Cover Image: Always Remember Your Name

Always Remember Your Name

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Member Reviews

Great story as always very moving and very hard to assimilate what these women went through. 

This is the story of two sisters who survive the atrocities of Auschwitz separated from their mother Tati and Andra are not ready to give up even if that meant doing whatever it takes to survive in such terrible inhumane conditions. they never forget their name no matter how much the evil man wanted to do that with every prisoner.

I felt really sad when Tati and Andra were separated from their mom Mira, the stories about children during ww2 were really heartbreaking, I still can't understand the level of coldness and inhumanity of the SS and the Nazis had. I just can't comprehend what they had in their heart but I guess they didn't have a heart at all. the only part that made me feel a little less sad were those times when Mira was able to visit them. always reminding them to never forget their names.

This is the true story of Tati and Andra who are now older enough to be able to re-tail their story.

I really love the book so much. the only thing that I really didn't like was the way it was written as I had a hard time keeping up, but once I was able to understand the distribution and how it was written I was able to enjoy the story even more.

I don't like to rate books that are biographies or memoirs because I think this is the personal story of a person and shouldn't be rated but this book was good and I thank Tati and Andra for telling us their story they deserve all the love and peace.

Thank you, NetGalley, Greenleaf Book Group, Greenleaf Book Group Press for providing me with a copy in exchange for an honest review.
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Books like these just hurt my heart and give me hope. I feel so connected to these people even though I am not Jewish nor was I alive at any point while this was happening. I just feel like their vulnerability allows me to connect with them and grieve with them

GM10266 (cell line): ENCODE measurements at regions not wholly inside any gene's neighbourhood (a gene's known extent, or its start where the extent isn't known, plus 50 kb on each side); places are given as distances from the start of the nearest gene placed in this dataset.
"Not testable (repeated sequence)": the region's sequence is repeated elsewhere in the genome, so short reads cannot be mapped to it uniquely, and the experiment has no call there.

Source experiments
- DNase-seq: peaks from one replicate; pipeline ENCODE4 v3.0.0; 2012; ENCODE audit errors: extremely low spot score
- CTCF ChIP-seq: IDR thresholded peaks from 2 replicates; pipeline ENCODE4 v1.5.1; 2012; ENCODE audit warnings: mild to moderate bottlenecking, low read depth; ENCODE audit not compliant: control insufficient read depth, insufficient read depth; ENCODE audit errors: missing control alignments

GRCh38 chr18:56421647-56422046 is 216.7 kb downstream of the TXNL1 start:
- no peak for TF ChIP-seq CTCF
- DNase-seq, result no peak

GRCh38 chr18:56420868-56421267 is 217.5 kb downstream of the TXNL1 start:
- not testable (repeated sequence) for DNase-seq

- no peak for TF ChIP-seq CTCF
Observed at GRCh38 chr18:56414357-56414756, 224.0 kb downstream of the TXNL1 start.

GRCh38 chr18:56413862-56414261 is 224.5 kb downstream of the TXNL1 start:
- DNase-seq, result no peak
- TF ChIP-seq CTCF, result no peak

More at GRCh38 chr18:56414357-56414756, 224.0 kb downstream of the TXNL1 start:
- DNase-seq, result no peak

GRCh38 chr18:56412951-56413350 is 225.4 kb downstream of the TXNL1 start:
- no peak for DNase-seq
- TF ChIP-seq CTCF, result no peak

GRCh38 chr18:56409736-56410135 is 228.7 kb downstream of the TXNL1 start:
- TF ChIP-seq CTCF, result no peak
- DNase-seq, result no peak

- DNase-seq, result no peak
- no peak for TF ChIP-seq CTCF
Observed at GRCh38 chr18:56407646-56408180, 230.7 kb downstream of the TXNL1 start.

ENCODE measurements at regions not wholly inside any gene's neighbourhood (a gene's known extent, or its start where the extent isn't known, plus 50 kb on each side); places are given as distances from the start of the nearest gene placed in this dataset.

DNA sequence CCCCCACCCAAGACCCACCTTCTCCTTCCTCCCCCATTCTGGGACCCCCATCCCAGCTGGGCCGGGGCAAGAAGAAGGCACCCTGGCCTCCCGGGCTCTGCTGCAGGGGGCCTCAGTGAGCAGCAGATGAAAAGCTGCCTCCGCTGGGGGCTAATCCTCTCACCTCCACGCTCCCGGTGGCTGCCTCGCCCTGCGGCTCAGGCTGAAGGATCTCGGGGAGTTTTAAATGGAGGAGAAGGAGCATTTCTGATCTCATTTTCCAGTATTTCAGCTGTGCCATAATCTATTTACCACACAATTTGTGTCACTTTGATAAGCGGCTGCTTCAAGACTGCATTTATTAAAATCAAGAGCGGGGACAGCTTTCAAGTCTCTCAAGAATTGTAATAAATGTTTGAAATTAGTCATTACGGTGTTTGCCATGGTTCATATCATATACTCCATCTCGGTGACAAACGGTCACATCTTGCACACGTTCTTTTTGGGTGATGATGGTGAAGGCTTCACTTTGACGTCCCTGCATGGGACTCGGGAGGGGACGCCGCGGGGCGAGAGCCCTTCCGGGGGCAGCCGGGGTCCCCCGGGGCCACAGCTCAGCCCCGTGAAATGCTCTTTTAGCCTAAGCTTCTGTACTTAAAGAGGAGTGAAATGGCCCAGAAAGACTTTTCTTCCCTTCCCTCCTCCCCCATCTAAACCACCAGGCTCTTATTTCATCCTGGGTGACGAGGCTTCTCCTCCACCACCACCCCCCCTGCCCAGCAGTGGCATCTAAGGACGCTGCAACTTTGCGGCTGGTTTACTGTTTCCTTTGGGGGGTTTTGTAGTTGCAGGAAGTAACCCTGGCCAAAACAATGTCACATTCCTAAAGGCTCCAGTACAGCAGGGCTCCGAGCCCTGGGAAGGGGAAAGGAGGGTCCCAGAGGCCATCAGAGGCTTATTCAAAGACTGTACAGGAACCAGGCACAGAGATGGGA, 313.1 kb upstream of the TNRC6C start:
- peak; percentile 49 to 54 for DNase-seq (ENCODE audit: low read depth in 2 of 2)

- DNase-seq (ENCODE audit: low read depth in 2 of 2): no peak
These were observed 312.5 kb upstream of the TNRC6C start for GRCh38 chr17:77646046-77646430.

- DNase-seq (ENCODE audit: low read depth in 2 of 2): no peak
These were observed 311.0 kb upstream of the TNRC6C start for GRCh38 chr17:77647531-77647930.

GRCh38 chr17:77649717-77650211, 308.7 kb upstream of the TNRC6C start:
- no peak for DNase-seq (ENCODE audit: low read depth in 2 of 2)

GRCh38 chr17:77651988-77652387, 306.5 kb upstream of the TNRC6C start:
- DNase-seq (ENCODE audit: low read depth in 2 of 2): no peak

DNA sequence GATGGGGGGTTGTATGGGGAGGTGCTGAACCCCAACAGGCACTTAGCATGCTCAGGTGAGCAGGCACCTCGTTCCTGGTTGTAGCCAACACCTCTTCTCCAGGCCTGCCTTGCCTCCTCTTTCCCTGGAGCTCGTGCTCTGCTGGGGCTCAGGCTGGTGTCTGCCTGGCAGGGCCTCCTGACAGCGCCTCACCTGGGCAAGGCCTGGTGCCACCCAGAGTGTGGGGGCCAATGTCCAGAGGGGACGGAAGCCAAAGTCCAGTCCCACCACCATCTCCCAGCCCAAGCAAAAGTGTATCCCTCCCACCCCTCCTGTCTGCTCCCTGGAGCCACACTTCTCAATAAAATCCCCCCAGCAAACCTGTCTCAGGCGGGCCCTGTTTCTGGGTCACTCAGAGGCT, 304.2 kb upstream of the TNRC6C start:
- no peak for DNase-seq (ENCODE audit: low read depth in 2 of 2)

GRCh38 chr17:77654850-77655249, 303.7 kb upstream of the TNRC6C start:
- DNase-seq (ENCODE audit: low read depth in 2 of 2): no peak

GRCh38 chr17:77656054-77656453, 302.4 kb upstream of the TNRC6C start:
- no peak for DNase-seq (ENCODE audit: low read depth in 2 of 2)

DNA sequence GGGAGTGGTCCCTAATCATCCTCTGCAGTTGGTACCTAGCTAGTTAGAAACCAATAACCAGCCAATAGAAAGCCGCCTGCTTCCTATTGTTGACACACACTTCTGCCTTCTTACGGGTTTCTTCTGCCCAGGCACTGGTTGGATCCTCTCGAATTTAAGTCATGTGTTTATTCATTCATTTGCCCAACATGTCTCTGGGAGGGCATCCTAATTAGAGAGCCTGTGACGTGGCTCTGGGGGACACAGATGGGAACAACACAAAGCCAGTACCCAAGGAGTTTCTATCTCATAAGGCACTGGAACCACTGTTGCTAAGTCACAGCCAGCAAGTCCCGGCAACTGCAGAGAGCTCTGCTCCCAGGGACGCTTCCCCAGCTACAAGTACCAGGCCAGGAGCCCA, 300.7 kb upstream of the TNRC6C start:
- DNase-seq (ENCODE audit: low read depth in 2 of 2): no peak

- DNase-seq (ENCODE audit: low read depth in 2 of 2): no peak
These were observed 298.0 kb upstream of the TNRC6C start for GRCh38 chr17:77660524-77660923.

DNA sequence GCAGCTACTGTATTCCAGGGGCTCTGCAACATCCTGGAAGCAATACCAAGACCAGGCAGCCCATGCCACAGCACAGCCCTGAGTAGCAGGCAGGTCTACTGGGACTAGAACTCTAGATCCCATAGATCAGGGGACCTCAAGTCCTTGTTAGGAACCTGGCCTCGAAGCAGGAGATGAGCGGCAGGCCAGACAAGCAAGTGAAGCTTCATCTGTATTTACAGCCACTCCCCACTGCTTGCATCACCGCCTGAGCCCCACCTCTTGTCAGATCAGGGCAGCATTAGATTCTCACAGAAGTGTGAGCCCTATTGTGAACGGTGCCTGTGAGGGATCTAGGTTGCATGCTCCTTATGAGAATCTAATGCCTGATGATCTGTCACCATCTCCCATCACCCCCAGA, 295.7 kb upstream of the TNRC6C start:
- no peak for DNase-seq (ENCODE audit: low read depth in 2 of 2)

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WWII continues to deliver untold stories. Two sisters, both younger than 6, survived Aushwitz. It's a moving story, one of endurance and poignancy. Stories like this are a marvel and the fact they survived and were also reunited with their parents is nothing short of miraculous.
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Always Remember Your Name is a heart crushing account of two sisters who were arrested by Nazis and Italian fascists from their home in Fiume (present day Rijeka in Croatia) and taken to Auschwitz.  They were only four and six so some memories have faded, others vivid of their time spent in hellish and humiliating conditions where very, very few children survived.  Most were gassed immediately but for some unknown reason (they looked like twins and were there when Josef Mengele's was performing experiments)  they survived.  Their mother, aunt and cousin were also taken to Auschwitz where they were separated.  Their mother was able to visit them occasionally and instilled in them the importance of keeping their names, Italian culture and identity rather than their tattoo numbers.  They were also not "full" Jews as they were Italian Catholics which is another possible reason they were "safe".  Whatever the explanation for their survival, their lives were eternally changed there and in the aftermath.  After the war they lived in Trieste where they could be Italian citizens.

The photographs are as moving as the writing, gripping and personal.  The stories are told by both sisters as adults, raw and unpolished, evocative and haunting.  Decades after their excruciating experience, continually surrounded by death which became "normal" they returned to the camp and conduct(ed) talks there.  Their goal is to "bear witness".  I am very grateful they have told their story.  Knowing beautiful Rijeka and Trieste very well, I can envision the topography, architecture and so on, their home they left so abruptly and cruelly.  

Readers of the Holocaust ought to prioritize this book.  What this family endured is impossible to fathom.  Evil comes in many shapes.  But so does hope.  

My sincere thank you to Astra Publishing House and NetGalley for the honour of reading this breathtaking and powerful book which should be required reading.
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On March 28, 1944, Tatiana and her sister Andra, six and four years old respectively, were woken during the night, apprehended by German and Italian soldiers, and banished to Auschwitz, where virtually all children were put to death upon their arrival. Their father was born in Fiume, which is where he met their mother who was Jewish, and although both she and the girls had converted to Catholicism in anticipation of growing antagonism against Jews, they had been exposed by someone. The records show that 29 males, 53 females managed to make it through that day, and for the remaining 103, including their grandmother, and their aunt, that day would be their last.